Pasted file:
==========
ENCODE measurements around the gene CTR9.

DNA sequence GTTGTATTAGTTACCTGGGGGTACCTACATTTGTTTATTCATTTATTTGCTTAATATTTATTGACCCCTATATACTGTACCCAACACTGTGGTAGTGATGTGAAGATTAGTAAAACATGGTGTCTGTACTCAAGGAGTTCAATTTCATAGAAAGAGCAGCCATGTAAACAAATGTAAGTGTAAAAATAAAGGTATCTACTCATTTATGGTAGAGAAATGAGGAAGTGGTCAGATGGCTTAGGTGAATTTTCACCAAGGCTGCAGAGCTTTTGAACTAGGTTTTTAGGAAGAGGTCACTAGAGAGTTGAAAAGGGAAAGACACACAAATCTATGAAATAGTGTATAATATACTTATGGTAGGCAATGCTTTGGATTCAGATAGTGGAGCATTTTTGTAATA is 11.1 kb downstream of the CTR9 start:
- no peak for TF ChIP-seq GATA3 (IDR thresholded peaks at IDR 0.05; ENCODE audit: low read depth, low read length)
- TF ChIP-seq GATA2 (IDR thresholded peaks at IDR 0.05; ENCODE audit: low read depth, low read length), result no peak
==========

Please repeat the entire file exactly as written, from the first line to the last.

ENCODE measurements around the gene CTR9.

DNA sequence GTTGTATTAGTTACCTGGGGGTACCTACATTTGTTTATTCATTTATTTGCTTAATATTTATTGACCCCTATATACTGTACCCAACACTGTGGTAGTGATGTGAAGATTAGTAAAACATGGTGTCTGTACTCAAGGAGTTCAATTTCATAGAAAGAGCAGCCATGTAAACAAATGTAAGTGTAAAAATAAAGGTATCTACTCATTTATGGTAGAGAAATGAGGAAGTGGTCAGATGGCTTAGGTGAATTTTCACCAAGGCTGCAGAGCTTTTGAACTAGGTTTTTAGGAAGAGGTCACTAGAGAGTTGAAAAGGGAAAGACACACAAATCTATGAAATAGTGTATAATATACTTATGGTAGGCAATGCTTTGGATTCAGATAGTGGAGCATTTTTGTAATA is 11.1 kb downstream of the CTR9 start:
- no peak for TF ChIP-seq GATA3 (IDR thresholded peaks at IDR 0.05; ENCODE audit: low read depth, low read length)
- TF ChIP-seq GATA2 (IDR thresholded peaks at IDR 0.05; ENCODE audit: low read depth, low read length), result no peak